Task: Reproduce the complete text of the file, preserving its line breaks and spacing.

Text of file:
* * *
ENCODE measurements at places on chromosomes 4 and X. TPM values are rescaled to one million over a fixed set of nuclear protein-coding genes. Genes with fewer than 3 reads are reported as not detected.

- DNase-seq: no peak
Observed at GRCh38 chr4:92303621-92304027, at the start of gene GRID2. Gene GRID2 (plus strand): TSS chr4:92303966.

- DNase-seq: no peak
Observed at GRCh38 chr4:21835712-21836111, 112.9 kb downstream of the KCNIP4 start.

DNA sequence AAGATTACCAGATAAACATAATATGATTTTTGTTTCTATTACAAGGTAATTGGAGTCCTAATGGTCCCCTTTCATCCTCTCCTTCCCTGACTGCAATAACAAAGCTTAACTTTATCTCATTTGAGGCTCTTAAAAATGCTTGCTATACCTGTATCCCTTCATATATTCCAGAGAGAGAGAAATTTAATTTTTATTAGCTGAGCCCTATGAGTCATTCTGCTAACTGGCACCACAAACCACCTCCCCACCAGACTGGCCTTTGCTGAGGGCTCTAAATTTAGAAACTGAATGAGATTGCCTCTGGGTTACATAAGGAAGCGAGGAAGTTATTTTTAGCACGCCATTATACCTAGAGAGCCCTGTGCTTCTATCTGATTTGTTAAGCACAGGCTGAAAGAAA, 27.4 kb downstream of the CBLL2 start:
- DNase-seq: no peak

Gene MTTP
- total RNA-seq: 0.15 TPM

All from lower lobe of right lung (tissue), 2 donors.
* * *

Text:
ENCODE measurements at places on chromosomes 4 and X. TPM values are rescaled to one million over a fixed set of nuclear protein-coding genes. Genes with fewer than 3 reads are reported as not detected.

- DNase-seq: no peak
Observed at GRCh38 chr4:92303621-92304027, at the start of gene GRID2. Gene GRID2 (plus strand): TSS chr4:92303966.

- DNase-seq: no peak
Observed at GRCh38 chr4:21835712-21836111, 112.9 kb downstream of the KCNIP4 start.

DNA sequence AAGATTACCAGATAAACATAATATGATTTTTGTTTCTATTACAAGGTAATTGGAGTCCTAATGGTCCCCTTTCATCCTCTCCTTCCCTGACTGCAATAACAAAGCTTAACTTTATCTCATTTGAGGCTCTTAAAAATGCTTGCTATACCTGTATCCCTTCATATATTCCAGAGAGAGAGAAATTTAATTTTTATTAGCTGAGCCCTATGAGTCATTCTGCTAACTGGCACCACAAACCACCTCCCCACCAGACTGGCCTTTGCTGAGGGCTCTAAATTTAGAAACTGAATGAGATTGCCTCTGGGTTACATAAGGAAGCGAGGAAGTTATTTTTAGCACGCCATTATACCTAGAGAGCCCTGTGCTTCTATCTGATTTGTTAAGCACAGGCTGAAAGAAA, 27.4 kb downstream of the CBLL2 start:
- DNase-seq: no peak

Gene MTTP
- total RNA-seq: 0.15 TPM

All from lower lobe of right lung (tissue), 2 donors.